At the San Antonio Breast Cancer Symposium in December, I picked up a flyer from Los Angeles-based City of Hope Medical Center's Clinical Molecular Diagnostic Laboratory. It reads: Coming soon ... Next-Gen Sequencing Panels. The photocopied sheet of white paper then listed the panels, their individual genes, and the cost of the gene panel:
*Onco-44-gene panel, $1,875
*Cancer-30-gene panel, $3,250
*Breast-17-gene panel, $2,350 (ATM, AXIN2, BAP1, BARD1, BRIP1, CDH1, CHEK2, MRE11A, NBN, PALB2, PTEN, RAD50, RAD51C, RAD51D, STK11, TP53, XRCC2)
*Ovarian-22-gene panel, $2,350
*Colorectal-19-gene panel, $2,350
*Cancer-428-gene panel, $3,950
I've been skeptical about the new wave of tumor profiling in breast cancer, and that seems to revolve around its lack of clinical relevancy. But such services are tempting for women like me who have metastatic breast cancer. They make me feel that the answer is out there now in a genetic profile.
Last year, several posts on a breast cancer support group message board of which I'm a member discussed specific laboratories that can perform assays, or tests, to reveal which chemotherapy drug would work best. As a result, during a Q&A at a local breast cancer meeting, I asked a top breast cancer oncologist at Memorial Sloan Kettering Cancer Center. He said it was "fraud." I was shocked, as I didn't expect that kind of an answer. I thought I would get the scoop, and was disappointed at his choice of such a strong, finite word. But that word clearly conveyed his thoughts on the topic.
Genetic assays often provide more data than we know what to do with. Yet the services offered by laboratories sometimes make us feel that getting our tumors gene sequenced today is the answer. More to the point – and something that often escapes us – many of these assays are not clinically relevant at this time: They don't translate from the bench to the clinic. So, are we raising our hopes and at the same time wasting our time and money? Are these assays just another way for laboratories to make additional money by giving us information that is not yet useful clinically? Gene sequencing is not new, but lately it's become much cheaper than previously and has resulted in an avalanche of data.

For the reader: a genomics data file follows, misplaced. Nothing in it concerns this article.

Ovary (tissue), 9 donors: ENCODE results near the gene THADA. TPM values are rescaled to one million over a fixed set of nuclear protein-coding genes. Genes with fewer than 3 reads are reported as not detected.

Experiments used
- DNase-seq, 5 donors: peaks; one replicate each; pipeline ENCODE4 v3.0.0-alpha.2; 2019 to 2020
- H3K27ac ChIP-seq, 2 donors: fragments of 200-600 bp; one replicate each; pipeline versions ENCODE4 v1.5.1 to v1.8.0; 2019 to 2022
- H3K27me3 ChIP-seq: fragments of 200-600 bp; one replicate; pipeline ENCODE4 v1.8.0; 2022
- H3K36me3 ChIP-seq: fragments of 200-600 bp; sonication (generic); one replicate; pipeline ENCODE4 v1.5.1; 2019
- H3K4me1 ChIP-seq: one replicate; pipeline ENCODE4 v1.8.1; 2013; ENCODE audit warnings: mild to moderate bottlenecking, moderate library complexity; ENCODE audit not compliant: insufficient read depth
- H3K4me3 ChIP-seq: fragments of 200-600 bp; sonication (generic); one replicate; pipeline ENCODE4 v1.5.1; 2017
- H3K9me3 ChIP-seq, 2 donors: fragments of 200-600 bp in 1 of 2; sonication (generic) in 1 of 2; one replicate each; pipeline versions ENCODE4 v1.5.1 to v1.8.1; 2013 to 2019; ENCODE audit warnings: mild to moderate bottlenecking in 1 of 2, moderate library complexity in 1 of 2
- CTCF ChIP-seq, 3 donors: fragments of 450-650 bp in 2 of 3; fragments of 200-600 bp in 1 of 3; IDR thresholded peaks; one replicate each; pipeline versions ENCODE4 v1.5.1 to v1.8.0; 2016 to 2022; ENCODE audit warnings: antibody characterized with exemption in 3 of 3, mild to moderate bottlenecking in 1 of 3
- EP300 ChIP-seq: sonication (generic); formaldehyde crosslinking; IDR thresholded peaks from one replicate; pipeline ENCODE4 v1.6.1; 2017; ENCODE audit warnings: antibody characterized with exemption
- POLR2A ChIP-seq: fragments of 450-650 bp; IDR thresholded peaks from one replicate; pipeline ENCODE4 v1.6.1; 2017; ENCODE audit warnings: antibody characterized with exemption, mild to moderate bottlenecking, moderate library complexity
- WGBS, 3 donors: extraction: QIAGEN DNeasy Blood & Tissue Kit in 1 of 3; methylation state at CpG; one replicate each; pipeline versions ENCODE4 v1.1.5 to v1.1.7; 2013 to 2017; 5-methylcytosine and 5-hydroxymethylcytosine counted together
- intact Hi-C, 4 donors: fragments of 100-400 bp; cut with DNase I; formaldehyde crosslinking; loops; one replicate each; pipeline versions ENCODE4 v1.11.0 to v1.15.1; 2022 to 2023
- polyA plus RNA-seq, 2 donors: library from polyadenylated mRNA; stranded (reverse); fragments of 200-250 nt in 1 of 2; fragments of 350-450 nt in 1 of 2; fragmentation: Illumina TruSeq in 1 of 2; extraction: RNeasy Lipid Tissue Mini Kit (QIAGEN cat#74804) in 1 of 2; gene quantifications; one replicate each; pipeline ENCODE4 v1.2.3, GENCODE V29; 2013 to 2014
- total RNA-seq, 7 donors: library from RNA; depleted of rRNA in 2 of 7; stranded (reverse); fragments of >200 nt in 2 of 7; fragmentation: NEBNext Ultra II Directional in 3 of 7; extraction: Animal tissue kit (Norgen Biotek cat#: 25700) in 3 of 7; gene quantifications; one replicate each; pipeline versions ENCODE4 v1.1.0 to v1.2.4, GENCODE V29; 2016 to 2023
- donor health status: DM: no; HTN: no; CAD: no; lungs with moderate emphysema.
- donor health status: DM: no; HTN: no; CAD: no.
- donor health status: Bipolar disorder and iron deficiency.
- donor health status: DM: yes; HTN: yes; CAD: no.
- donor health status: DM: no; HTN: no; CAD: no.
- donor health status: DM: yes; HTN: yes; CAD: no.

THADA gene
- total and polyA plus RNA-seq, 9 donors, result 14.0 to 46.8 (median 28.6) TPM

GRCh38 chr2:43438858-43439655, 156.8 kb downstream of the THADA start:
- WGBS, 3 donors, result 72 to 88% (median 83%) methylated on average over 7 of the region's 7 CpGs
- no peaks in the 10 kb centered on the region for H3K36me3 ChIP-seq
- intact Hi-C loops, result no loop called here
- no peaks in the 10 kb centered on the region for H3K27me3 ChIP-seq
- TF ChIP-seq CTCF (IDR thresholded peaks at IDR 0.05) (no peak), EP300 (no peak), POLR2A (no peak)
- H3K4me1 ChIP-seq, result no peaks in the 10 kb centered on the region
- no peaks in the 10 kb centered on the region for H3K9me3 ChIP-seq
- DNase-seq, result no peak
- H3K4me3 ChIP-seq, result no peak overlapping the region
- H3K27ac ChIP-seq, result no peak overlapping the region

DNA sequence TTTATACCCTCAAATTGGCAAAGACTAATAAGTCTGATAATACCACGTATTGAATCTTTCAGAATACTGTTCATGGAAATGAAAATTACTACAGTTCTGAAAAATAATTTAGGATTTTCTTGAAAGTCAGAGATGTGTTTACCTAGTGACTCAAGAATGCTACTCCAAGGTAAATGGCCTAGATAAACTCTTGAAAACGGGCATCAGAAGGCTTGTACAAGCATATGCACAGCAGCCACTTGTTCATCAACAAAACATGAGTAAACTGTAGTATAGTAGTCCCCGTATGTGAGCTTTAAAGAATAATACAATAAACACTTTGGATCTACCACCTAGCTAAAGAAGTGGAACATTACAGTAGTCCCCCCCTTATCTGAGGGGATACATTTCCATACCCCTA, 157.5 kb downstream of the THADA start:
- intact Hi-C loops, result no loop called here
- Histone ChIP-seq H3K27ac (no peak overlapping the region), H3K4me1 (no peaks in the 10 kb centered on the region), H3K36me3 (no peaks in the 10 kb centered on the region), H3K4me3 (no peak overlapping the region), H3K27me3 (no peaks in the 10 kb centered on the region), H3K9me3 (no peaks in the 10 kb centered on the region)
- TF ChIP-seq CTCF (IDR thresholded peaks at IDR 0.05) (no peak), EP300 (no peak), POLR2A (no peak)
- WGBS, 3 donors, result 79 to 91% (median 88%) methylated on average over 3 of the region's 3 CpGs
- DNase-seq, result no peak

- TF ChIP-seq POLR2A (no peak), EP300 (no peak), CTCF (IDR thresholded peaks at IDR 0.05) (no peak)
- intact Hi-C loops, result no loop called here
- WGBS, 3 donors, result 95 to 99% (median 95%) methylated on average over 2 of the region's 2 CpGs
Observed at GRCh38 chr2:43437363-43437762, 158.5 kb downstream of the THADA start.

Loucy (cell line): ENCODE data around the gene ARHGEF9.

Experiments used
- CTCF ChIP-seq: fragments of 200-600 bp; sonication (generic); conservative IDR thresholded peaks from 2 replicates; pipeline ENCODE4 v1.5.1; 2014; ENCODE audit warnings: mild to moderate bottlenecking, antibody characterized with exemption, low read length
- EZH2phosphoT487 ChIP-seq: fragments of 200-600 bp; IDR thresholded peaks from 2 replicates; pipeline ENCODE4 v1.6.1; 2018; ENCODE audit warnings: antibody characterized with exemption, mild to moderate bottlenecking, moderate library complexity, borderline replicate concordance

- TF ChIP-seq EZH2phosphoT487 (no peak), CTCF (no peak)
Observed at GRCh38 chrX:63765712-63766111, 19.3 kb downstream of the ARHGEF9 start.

Besides relevancy, another important word is diagnostics. Put simply, for breast cancer: ER/PR, HER2. Assays show us which breast cancer subtype we have and therefore which supplemental treatments work best, which means that a specific diagnostic test corresponds with specific drugs, such as Tamoxifen, Femara, Herceptin, and Tykerb. Further, for some women with early stage breast cancer, Oncotype DX is another clinically relevant assay that helps patients and oncologists make additional informed decisions about appropriate treatment. This 21-gene assay and its recurrence score are a way for us to determine whether adding chemotherapy to endocrine therapy would likely be beneficial (except of course for the patients who fall in the middle of the scale, and perhaps the results of the TAILORx trial will eventually result in tweaking the assay and developing a second-generation Oncotype DX).
As a breast cancer advocate, these are the types of questions that I try to keep in mind before I get caught up in the hype of genetic profiling. But I'm optimistic that the genetic quagmire of such sequencing will some day be the antithesis to the Pandora's Box of cancer that it has opened and will provide more clinically useful answers.
Joan is a helpline volunteer, member of SHARE Leaders, and a consumer reviewer at the Department of Defense Breast Cancer Research Program. She also facilitates SHARE's metastatic breast cancer support group, Living with Uncertainty.